• Proposers only require a single NDX token to create a poll rather than the 100,000 NDX required by Governor Alpha, allowing a far wider group of participants to initiate discussions.

We do not consider Snapshot polls to have the same binding quorum levels as required by Governor Alpha, as Snapshot cannot - by definition of being off-chain - trigger changes to the protocol. Rather, we use Snapshot polls as a gauge for whether or not an on-chain vote would be successful.

Note: we have recently released a fork of Snapshot that allows you to cast equal-weight votes for multiple poll choices simultaneously, a notable omission from Snapshot as it currently stands. It is currently available here, and is being tested with some non-binding polls.

When Can't You Vote?

Leaving to the side the issue of delegating your tokens in time, there is one other common situation where you 'have' NDX tokens, but cannot use them to vote.

When you stake NDX in a liquidity pool, such as NDX/ETH on Uniswap or NDX/BNT on Bancor, the NDX tokens involved are transferred to another address. Neither of these actions have a delegation step as part of the transfer process (as not all tokens on these platforms adhere to the Governor Alpha process), and so tokens that are 'locked up' in this way are ineligible to vote.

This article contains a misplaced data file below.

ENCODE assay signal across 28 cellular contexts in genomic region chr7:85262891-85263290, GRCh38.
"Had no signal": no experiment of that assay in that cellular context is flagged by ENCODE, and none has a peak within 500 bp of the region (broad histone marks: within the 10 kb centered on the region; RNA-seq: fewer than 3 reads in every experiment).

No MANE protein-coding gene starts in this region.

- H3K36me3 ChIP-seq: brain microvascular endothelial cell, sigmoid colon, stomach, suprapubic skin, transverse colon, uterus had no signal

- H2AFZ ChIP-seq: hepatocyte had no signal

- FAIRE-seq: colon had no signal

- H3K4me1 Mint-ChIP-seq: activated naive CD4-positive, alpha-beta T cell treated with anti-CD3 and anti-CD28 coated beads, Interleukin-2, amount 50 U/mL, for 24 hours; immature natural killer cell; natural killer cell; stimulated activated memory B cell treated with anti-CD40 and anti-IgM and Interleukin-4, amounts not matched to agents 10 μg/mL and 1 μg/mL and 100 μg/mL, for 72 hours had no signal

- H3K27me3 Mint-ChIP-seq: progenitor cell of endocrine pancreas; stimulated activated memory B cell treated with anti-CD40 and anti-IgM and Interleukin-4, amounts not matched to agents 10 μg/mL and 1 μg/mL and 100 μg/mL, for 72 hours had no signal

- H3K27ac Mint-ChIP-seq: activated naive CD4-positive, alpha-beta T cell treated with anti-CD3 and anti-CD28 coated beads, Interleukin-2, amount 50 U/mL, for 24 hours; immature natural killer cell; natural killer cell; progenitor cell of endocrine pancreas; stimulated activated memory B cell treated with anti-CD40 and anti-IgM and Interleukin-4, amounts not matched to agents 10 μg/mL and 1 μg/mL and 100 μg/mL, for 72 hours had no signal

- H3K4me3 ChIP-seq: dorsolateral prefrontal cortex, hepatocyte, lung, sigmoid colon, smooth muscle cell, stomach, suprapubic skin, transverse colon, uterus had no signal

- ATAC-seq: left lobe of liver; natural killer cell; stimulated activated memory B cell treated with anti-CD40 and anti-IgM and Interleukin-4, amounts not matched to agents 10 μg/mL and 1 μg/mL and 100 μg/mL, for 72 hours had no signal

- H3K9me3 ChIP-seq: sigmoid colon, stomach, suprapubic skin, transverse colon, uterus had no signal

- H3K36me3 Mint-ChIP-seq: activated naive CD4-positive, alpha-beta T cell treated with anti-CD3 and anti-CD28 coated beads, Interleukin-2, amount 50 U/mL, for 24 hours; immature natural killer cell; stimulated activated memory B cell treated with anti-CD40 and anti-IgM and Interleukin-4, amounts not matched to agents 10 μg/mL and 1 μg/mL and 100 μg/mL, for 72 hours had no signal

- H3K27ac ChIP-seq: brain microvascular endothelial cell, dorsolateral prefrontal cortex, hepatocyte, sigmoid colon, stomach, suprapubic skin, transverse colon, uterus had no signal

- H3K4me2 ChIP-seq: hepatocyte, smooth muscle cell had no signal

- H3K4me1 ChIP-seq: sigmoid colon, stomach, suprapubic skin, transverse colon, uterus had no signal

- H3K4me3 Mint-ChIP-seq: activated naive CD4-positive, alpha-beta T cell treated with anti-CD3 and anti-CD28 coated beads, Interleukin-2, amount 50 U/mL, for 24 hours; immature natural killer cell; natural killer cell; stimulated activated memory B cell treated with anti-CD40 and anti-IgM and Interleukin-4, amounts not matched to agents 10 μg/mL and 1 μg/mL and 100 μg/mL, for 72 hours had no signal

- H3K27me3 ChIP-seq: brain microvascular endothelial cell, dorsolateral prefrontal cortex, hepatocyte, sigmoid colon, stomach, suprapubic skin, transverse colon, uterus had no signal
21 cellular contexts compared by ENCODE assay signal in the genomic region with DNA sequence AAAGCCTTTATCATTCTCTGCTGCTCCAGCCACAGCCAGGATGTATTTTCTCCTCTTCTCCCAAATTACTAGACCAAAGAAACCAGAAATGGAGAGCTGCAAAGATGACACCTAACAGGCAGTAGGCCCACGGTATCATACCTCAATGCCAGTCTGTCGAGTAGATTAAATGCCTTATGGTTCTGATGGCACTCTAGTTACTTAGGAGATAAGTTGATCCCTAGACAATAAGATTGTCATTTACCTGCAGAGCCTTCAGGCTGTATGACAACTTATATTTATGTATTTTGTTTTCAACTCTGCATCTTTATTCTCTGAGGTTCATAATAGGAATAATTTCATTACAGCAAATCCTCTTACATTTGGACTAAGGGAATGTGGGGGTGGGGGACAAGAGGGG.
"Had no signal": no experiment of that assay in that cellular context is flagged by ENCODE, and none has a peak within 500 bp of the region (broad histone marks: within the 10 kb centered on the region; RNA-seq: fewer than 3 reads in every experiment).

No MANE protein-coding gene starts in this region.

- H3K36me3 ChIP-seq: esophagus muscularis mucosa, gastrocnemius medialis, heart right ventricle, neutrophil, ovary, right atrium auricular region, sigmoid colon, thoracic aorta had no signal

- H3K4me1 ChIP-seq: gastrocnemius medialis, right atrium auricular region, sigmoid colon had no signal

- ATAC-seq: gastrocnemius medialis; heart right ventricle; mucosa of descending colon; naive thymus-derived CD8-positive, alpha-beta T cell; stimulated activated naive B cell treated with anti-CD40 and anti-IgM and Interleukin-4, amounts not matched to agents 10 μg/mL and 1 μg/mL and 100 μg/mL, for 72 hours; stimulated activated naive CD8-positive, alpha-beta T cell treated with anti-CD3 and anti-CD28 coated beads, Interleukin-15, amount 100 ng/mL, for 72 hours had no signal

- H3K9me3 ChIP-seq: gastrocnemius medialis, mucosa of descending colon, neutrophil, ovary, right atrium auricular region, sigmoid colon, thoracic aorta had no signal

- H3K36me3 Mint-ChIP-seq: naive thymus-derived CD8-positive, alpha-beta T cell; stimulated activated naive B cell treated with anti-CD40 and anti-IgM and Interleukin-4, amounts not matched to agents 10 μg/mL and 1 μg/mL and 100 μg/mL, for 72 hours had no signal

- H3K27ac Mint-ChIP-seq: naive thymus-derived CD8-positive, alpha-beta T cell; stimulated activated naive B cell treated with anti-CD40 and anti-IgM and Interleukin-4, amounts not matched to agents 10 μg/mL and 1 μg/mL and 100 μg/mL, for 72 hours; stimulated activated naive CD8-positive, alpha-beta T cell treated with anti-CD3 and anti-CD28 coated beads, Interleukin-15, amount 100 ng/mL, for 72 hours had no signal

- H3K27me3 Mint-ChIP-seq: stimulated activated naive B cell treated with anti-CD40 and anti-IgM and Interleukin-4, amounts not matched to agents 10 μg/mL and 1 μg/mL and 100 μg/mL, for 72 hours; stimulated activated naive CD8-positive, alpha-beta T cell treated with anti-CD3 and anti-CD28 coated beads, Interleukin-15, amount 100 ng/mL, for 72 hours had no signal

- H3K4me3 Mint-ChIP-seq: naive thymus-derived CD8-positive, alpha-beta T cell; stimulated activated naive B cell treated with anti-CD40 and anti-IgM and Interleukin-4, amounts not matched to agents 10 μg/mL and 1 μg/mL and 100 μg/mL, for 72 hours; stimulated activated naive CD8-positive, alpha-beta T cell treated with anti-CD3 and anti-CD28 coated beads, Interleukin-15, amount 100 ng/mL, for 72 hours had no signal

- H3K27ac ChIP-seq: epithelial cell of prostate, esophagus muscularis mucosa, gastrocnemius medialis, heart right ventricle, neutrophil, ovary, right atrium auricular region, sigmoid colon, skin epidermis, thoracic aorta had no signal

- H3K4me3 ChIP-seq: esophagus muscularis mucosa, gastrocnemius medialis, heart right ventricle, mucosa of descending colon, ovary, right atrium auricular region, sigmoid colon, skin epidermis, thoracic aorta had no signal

If you own NDX tokens, it is worth weighing whether or not you wish to utilize them primarily for their voting capabilities or their ability to earn fees as liquidity.

The core developer team informs the DAO in advance of any intended proposal submission, be it on or off-chain, so that those who are staking but may wish to vote have time to exit their positions and delegate appropriately.

An Aside: The Best Of Both Worlds

Indexed has been developing a protocol upgrade that will permit members of the DAO to stake their NDX tokens in exchange for dNDX, a dividend-bearing variant that is entitled to a pro-rata share of all protocol revenue.

This is not yet live, but NDX that is staked in this way will automatically delegate to stakers, allowing for both revenue generation and voting simultaneously.


As the ultimate owners of the core controller, the DAO indirectly has voting rights on any protocols with governance power that the core index pools hold tokens for. At the time of writing, there are two tokens that utilize the same governance structure as NDX: COMP and UNI, which are in both DEFI5 and CC10.

Proposal 4 enabled 'metagovernance' of these two tokens, whereby the tokens held by these pools are delegated to metagovernor contracts, and the pool controller can direct these contracts to vote on proposals put forward by these external protocols.

At present, there is no Indexed user interface for intuitively casting metavotes in this manner, but the functionality is available via Etherscan and is being monitored.